225: Compute the first difference FE_CD_PP by subtracting the first minimum FE_CD_MIN from the first maximum FE_CD_MAX, and compute the second difference FE_DVD_PP by subtracting the second minimum FE_DVD_MIN from the second maximum FE_DVD_MAX. Use the first difference FE_CD_PP and the second difference FE_DVD_PP as judging conditions for identifying the type of the optical disc 190. In this embodiment, an equation (2) is used, when the result of equation (2) is TRUE, enter step 230; if the result of equation (2) is FALSE, enter step 235. The equation is as follows:
FE_DVD_PP>FE_CD_PP  (2)

230: The optical disc 190 is identified as a DVD type optical disc (including signal-layer DVD-ROM, dual-layer DVD, etc.).

235: The optical disc 190 is identified as a CD type optical disc (including CD-ROM, CD+−RW, SACD, etc.).

240: Check if the FE signal measured in step 210 comprises a first local maximum FE_DVD_MAX1 that is larger than a first threshold DUAL_TH_UP (FE_DVD_MAX1 probably equals FE_DVD_MAX) and a first local minimum FE_DVD_MIN1 that is smaller than a second threshold DUAL_TH_DOWN (FE_DVD_MIN1 probably equals FE_DVD_MIN). Then check if the FE signal measured in step 210 further comprises of either a second local maximum FE_DVD_MAX2 that is larger than the first local maximum FE_DVD_MAX1 multiplied by a first factor (which in this embodiment equals ⅓) or a second local minimum that is smaller than the first local minimum FE_DVD_MIN1 multiplied by a second factor (which in this embodiment equals ⅓). If its TRUE, then the optical disc 190 is identified as a dual-layer DVD. Otherwise, enter step 245. In this step, the first threshold DUAL_TH_UP and the second threshold DUAL_TH_DOWN are for eliminating the effect of noise in the FE signal.

245: Check if the RF signal measured in step 210 comprises a maximum RF_DVD_MAX that is larger than a third threshold RF_DVD_TH. If it is TRUE, then the optical disc 190 is identified as a signal-layer DVD-ROM; otherwise, the optical disc 190 is identified as a DVD+−RW. Generally speaking, the RF_DVD_MAX measured for a signal-layer DVD-ROM is always larger than the RF_DVD_MAX measured for a DVD+−RW. So by choosing a value for the threshold RF_TH properly, these two kinds of optical discs can be correctly distinguished.

250: Check whether the RF signal measured in step 205 comprises a first local maximum RF_CD_MAX1 that is larger than a fourth threshold RF_CD_TH. If that is TRUE, then the optical disc 190 is identified as a CD-ROM; otherwise, enter step 255.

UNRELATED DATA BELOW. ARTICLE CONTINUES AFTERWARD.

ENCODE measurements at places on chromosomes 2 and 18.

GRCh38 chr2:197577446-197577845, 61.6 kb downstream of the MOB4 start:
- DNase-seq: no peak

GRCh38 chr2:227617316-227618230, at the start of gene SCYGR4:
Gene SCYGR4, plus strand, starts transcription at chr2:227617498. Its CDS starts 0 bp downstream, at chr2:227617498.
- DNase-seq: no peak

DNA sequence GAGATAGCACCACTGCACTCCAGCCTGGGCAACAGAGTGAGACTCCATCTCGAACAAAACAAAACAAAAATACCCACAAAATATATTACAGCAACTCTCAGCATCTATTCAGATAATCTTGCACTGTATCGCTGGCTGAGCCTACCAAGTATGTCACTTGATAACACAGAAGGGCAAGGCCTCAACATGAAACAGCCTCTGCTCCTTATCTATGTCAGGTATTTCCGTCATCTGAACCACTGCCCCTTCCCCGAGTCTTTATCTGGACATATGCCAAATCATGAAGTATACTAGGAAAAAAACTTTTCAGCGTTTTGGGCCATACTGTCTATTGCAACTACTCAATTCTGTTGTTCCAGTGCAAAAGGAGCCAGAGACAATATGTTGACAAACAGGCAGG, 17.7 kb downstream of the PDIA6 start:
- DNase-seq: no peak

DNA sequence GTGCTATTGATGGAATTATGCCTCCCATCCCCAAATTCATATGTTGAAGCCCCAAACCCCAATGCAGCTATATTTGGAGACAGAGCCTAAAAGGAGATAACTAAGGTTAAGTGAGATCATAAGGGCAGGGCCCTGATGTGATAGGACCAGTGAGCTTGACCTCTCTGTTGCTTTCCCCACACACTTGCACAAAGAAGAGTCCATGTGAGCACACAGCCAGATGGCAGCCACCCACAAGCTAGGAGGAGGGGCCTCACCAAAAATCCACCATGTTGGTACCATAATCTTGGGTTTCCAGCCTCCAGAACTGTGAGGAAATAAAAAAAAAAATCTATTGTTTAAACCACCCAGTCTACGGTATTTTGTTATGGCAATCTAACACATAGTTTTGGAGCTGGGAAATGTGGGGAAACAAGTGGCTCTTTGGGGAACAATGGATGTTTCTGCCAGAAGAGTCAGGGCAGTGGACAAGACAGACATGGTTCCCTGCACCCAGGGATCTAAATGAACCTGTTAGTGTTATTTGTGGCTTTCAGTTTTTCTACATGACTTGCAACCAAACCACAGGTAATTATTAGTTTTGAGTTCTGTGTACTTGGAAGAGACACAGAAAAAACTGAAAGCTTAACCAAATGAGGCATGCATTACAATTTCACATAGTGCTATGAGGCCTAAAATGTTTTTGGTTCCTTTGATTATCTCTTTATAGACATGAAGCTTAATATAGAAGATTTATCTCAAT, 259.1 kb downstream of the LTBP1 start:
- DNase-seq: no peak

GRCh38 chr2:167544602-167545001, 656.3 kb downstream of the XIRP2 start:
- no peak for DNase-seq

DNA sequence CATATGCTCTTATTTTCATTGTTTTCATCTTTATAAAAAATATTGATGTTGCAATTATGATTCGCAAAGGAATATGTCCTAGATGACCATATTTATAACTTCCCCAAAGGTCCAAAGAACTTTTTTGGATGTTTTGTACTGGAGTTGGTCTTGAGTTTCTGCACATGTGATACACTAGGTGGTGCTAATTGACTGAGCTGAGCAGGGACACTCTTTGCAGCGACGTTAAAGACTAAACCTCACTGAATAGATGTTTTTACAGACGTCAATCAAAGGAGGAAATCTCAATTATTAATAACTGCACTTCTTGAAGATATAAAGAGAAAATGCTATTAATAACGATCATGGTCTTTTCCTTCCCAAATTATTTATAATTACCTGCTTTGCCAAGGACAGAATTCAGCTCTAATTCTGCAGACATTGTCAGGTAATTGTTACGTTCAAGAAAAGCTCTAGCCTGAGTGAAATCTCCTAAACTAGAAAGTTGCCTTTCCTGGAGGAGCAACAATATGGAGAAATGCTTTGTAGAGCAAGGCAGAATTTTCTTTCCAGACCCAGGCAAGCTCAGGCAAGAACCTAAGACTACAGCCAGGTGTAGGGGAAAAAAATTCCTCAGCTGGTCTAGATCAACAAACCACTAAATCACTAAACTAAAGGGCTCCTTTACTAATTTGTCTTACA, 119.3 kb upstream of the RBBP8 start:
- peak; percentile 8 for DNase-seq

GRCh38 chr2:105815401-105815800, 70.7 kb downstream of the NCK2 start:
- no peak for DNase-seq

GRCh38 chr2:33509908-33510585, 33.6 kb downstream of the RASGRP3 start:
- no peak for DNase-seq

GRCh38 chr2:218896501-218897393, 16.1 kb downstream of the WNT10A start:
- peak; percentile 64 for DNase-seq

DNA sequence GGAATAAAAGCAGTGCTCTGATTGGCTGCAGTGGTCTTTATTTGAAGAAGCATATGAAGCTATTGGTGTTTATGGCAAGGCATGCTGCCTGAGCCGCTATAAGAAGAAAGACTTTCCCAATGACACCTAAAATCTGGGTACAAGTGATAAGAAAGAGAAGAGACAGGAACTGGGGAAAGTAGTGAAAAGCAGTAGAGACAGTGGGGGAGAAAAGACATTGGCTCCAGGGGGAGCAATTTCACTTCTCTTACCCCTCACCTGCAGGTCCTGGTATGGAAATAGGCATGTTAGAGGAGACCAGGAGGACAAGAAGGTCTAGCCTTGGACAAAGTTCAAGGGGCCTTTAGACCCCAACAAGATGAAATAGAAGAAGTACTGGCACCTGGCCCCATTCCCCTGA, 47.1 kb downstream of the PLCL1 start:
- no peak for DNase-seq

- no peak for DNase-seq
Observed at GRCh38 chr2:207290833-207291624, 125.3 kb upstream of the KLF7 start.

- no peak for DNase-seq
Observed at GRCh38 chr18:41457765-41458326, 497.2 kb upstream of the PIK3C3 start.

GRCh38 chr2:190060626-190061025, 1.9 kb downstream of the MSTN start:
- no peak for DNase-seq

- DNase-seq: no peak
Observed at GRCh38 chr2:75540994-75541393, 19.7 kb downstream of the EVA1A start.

255: Check whether the RF signal measured in step 210 comprises a second local maximum RF_CD_MAX2 that is larger than the fourth threshold RF_CD_TH. If that is TRUE, then the optical disc 190 is identified as a SACD; otherwise, the optical disc 190 is identified as a CD-RW.

For implementing the present optical disc identification method, as mentioned before, the optical disc reproduction system 100 can use a sequence of controlling procedures. By first measuring and recording the FE signal and the RF signal during the whole sequence of controlling procedures (or during several of the procedures) and then using the identification method shown in FIG. 2FIG. 4, different kinds of optical discs can be correctly identified. Next, an example of a sequence of controlling procedure will be introduced.

In the beginning, the CD light source is turned on; the object lens 130 moves down to the end; and the FE signal and the RF signal are calibrated. Afterwards, the object lens 130 is moved up quickly. While the object lens 130 is moving up from the lowest point, the optical disc reproduction system 100 will detect when the focus of the CD light source enters the plastic layer of the optical disc 190. When the optical disc reproduction system 100 detects the focus of the CD light source has gone past the plastic layer the optical disc 190, the moving up speed of the object lens 130 is slowed down. The optical disc reproduction system 100 will then detect when the focus of the CD light source enters the reflection layer of the optical disc 190. After the optical disc reproduction system 100 has detected that the focus of the CD light source has gone past the reflection layer of the optical disc 190, the object lens 130 will continue to move until it reaches a stopping point, and the CD light source is turned off.